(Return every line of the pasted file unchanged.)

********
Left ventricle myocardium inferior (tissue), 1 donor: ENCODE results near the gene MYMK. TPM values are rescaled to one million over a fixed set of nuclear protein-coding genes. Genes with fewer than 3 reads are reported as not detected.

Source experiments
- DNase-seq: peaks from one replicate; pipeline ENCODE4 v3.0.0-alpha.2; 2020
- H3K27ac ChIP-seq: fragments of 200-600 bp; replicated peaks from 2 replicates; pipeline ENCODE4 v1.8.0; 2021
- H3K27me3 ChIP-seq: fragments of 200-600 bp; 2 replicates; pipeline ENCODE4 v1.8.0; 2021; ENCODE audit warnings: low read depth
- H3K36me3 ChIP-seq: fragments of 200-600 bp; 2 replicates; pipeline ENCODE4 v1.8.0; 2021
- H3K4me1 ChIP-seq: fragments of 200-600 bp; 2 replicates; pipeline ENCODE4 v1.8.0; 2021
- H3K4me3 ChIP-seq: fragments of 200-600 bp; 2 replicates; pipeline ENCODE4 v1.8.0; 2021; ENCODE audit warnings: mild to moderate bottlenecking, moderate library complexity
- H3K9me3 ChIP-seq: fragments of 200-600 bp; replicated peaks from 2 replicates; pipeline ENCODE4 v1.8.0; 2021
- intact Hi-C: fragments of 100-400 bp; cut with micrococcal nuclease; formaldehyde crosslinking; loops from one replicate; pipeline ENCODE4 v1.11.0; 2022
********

Left ventricle myocardium inferior (tissue), 1 donor: ENCODE results near the gene MYMK. TPM values are rescaled to one million over a fixed set of nuclear protein-coding genes. Genes with fewer than 3 reads are reported as not detected.

Source experiments
- DNase-seq: peaks from one replicate; pipeline ENCODE4 v3.0.0-alpha.2; 2020
- H3K27ac ChIP-seq: fragments of 200-600 bp; replicated peaks from 2 replicates; pipeline ENCODE4 v1.8.0; 2021
- H3K27me3 ChIP-seq: fragments of 200-600 bp; 2 replicates; pipeline ENCODE4 v1.8.0; 2021; ENCODE audit warnings: low read depth
- H3K36me3 ChIP-seq: fragments of 200-600 bp; 2 replicates; pipeline ENCODE4 v1.8.0; 2021
- H3K4me1 ChIP-seq: fragments of 200-600 bp; 2 replicates; pipeline ENCODE4 v1.8.0; 2021
- H3K4me3 ChIP-seq: fragments of 200-600 bp; 2 replicates; pipeline ENCODE4 v1.8.0; 2021; ENCODE audit warnings: mild to moderate bottlenecking, moderate library complexity
- H3K9me3 ChIP-seq: fragments of 200-600 bp; replicated peaks from 2 replicates; pipeline ENCODE4 v1.8.0; 2021
- intact Hi-C: fragments of 100-400 bp; cut with micrococcal nuclease; formaldehyde crosslinking; loops from one replicate; pipeline ENCODE4 v1.11.0; 2022